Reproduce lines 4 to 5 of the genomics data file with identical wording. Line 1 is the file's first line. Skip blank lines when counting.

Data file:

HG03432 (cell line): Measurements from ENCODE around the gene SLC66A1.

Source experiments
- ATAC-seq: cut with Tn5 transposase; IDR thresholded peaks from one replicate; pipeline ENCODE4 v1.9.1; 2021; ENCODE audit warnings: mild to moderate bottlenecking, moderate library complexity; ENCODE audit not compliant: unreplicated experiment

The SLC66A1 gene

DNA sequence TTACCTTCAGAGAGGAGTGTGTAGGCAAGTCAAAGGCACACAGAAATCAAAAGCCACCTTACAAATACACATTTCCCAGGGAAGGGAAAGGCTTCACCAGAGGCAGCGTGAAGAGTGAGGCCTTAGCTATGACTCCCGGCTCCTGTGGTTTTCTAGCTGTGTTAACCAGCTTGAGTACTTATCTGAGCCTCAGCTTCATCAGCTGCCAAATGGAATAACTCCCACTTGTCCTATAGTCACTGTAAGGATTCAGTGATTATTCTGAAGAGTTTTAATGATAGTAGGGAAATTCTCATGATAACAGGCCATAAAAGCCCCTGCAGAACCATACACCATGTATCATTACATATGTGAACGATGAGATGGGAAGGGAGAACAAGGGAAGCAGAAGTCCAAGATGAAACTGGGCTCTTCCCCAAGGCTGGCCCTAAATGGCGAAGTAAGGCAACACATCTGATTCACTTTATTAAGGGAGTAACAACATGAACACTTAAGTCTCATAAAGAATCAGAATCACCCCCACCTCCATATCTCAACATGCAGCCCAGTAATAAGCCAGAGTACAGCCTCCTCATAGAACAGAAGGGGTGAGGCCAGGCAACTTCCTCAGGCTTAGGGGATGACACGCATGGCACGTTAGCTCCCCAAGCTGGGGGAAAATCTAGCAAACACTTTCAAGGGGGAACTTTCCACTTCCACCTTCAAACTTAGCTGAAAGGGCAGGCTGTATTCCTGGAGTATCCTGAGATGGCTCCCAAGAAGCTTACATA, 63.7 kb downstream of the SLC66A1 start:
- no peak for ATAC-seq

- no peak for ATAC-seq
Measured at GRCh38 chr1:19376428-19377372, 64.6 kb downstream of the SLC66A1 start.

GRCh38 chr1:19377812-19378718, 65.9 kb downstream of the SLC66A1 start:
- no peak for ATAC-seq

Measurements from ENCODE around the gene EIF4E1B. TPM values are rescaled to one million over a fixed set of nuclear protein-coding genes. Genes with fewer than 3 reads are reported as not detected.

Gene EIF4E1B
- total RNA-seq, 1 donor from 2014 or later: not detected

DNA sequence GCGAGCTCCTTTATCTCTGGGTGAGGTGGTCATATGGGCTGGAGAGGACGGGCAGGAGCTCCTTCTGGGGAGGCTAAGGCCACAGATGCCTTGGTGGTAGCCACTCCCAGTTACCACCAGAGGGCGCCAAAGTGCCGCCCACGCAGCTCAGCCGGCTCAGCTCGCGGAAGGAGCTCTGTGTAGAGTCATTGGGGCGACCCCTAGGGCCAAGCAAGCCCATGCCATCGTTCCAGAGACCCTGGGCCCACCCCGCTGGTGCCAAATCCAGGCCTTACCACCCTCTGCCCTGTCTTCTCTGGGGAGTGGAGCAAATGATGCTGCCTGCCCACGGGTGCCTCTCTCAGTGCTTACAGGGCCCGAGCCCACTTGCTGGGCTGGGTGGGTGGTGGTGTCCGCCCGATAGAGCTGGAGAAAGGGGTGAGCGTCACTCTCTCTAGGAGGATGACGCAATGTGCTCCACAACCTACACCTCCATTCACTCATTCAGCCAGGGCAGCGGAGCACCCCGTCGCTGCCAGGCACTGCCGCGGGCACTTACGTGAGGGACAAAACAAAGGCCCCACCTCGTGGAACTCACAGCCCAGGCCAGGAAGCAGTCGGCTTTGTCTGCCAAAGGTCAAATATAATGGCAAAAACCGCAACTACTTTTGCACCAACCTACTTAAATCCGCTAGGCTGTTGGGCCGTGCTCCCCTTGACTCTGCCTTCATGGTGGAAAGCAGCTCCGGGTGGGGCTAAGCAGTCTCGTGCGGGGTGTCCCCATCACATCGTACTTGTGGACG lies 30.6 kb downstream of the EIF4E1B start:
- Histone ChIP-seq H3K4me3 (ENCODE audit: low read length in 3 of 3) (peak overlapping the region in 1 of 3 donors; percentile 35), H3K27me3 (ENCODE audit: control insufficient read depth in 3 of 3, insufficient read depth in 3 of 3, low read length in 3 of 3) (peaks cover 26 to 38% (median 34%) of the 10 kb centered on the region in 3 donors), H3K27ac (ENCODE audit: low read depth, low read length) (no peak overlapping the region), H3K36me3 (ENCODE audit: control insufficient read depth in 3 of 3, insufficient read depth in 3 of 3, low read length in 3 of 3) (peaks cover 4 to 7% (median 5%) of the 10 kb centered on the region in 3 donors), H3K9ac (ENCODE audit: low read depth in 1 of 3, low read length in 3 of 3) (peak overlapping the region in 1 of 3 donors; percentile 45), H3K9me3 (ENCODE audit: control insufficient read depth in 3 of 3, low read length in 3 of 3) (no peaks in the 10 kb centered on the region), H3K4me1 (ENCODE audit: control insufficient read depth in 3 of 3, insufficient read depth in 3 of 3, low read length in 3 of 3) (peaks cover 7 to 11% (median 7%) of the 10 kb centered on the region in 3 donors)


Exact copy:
The SLC66A1 gene

DNA sequence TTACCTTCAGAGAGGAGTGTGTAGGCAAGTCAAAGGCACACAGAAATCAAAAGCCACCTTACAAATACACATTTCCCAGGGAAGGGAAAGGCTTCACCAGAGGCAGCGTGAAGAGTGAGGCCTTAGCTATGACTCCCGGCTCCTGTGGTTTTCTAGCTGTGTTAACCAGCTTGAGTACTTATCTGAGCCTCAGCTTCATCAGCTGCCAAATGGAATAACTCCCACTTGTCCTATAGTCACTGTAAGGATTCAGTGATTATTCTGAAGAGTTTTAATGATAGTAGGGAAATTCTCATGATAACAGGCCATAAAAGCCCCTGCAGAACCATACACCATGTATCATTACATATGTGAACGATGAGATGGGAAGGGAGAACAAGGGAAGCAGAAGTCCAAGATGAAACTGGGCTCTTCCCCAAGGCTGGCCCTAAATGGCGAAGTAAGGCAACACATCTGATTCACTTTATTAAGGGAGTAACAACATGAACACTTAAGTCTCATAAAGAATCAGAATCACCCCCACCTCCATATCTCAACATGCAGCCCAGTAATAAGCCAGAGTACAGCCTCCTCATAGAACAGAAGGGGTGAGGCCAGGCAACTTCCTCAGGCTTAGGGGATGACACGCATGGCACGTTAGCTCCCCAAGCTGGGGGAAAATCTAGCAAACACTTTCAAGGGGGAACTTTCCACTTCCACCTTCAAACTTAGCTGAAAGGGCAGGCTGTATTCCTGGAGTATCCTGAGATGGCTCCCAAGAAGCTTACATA, 63.7 kb downstream of the SLC66A1 start: